EED forecasting techniques can be clustered into three (3), namely correlation, extrapolation, and a combination of both. The Extrapolation techniques (Trend analysis) involve fitting trend curves to primary historical data of electrical energy demand in a way to mirror the growth trend itself [ 7 , 8 ]. Here, the future value of electricity demand is obtained from estimating the trend curve function at the preferred future point. Despite its simplicity, its results are very realistic in some instances [ 8 ].

On the other hand, correlation techniques (End-use and Economic models) involve relating the system load to several economic and demographic factors [ 7 , 8 ]. Thus, the techniques ensure that the analysts capture the association existing between load increase patterns and other measurable factors. However, the disadvantage lies in the forecasting of economic and demographic factors, which is more complicated than the load forecast itself [ 7 , 8 ]. Usually, economic and demographic factors such as population, building permits, heating, employment, ventilation, air conditioning system information, weather data, building structure, and business are used in correlation techniques [ 7 , 8 , 9 ]. Nevertheless, some researchers group EED forecasting models into two, viz. data-driven (artificial intelligence) methods (same as the extrapolation techniques) and engineering methods (same as correlation the techniques) [ 9 ]. All the same, no single method is accepted scientifically superior in all situations.

Also, proper planning and useful applications of electric load forecasting require particular “forecasting intervals,” also referred to as “lead time”. Based on the lead time, load forecasting can be grouped into four (4), namely: very short-term load forecasting (VSTLF), short-term load forecasting (STLF), medium-term load forecasting (MTLF) and long-term load forecasting (LTLF) [ 6 , 7 , 10 ]. The VSTLF is applicable in real-time control, and its predicting period is within minutes to 1 h ahead. The STLF is for making forecasting within 1 h to 7 days or month ahead [ 11 ]. It is usually used for the day-to-day operations of the utility industry, such as scheduling the generation and transmission of electric energy. The MTLF is used for forecasting of fuel purchase, maintenance, utility assessments. Its forecasting period ranges from 1 week to 1 year. While the LTLF is for making forecasting beyond a year to 20 years ahead, it is suitable for forecasting the construction of new generations, strategic planning, and changes in the electric energy supply and delivery system [ 10 ].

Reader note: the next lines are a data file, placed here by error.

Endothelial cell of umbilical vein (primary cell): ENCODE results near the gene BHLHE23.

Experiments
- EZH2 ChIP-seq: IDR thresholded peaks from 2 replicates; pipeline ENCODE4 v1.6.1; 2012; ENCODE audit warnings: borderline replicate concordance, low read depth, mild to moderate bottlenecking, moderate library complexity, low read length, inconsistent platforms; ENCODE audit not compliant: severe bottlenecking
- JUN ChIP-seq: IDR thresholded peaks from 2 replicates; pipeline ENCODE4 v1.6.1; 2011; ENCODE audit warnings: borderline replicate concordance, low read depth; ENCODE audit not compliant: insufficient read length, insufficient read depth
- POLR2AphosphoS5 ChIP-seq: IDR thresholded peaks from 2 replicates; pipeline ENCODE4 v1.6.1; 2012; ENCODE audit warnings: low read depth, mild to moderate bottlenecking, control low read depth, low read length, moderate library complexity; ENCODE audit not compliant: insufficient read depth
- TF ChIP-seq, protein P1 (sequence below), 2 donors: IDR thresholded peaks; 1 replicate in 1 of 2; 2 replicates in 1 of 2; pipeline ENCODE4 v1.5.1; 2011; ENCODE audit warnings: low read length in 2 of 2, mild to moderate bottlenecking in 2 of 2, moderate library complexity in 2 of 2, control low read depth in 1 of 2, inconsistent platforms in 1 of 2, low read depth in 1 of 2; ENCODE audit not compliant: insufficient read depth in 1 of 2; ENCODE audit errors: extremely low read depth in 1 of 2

Notwithstanding the above-mentioned techniques and approaches available, EED forecasting is seen to be complicated and cannot easily be solved with simple mathematical formulas [ 2 ]. Also, Hong and Fan [ 12 ] pointed out that electric load forecasting has been a primary problem for the electric power industries, since the inception of the electric power. Regardless of the difficulty in electric load forecasting, the optimal and proficient economic set-up of electric power systems has continually occupied a vital position in the electric power industries [ 13 ]. This exercise permits the utility industries to examine the dynamic growth in load demand patterns to facilitate continuity planning for a better and accurate power system expansion. Consequently, inaccurate prediction leads to power shortage, which can lead to “dumsor” and unneeded development in the power system leading to unwanted expenditure [ 7 , 14 ]. Besides, a robust EED forecasting is essential in developing countries having a low rate of electrification to facilitate a way for supporting the active development of the power systems [ 15 ].